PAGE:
We’ve lived so long under the spell of hierarchy—from god-kings to feudal lords to party bosses—that only recently have we awakened to see not only that “regular” citizens have the capacity for self-governance, but that without their engagement our huge global crises cannot be addressed. The changes needed for human society simply to survive, let alone thrive, are so profound that the only way we will move toward them is if we ourselves, regular citizens, feel meaningful ownership of solutions through direct engagement. Our problems are too big, interrelated, and pervasive to yield to directives from on high.
—Frances Moore Lappé, excerpt from Time for Progressives to Grow Up

Sunday, May 6, 2012

Extractive Capitalism and the Divisions in the Latin American Progressive Camp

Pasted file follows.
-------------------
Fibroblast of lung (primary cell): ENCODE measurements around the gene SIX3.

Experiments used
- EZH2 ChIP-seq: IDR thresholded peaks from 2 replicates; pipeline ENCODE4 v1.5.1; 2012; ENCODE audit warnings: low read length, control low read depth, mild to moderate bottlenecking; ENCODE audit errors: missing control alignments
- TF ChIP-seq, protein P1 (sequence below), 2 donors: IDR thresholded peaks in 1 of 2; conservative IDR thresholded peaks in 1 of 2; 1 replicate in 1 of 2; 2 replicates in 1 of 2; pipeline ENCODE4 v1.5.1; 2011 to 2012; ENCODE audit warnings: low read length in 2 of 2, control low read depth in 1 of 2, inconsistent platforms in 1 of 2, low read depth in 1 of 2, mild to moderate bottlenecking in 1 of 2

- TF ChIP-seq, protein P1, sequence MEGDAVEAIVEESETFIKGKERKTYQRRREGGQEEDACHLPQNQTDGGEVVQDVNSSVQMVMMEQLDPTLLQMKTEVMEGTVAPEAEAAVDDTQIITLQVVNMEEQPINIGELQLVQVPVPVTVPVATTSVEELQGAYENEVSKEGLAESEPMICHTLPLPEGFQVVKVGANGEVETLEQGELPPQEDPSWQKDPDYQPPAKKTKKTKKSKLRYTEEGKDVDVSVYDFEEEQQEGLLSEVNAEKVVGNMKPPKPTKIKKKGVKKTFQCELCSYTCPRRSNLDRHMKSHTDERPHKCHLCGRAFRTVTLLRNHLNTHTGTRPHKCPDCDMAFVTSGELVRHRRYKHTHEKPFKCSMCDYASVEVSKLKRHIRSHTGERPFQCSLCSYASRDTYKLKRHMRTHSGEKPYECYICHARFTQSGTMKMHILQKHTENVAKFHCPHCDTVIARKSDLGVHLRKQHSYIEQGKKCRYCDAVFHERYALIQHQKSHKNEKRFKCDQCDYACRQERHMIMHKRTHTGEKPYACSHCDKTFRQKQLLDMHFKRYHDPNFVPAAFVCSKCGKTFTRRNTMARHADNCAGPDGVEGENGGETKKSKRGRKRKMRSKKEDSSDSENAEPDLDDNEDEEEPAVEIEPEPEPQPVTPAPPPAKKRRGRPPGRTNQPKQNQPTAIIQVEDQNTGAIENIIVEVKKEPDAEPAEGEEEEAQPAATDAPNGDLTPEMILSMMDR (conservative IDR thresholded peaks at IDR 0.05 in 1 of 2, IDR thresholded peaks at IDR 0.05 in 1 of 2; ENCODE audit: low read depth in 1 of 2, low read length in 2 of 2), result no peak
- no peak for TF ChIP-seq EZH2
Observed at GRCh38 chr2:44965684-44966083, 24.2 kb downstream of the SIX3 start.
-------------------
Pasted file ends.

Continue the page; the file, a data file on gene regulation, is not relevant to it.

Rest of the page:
Click here to access article by James Petras from Canadian Dimension. 

The author explores the more independent minded Latin American regime's and their unusual relationship with both their indigenous social movements and the multinational corporations (MNCs).
North American leftists may be mislead by the recent expropriation of Repsol, the Spanish oil corporation, by the Argentine government and get the wrong idea about all the regimes' relationships with the MNCs. 

Although the relationships vary by country among these progressive regimes, they share certain commonalities which he describes in some detail:
...the progressive regimes have pursued a multi-faceted double discourse: an anti-imperialist, nationalist and populist rhetoric for domestic consumption while putting into practice a policy of fomenting and expanding the role of foreign extractive capital in joint ventures with the state and a rising new national bourgeoisie. The progressive regimes articulate a narrative of socialism and participatory democracy but in practice pursue policies linking development with the concentration and centralization of capital and executive power.

The progressive regimes preach a doctrine of social justice and equity and a practice of co-optation of social leaders and clientalism via poverty programs for the poorest sectors of society.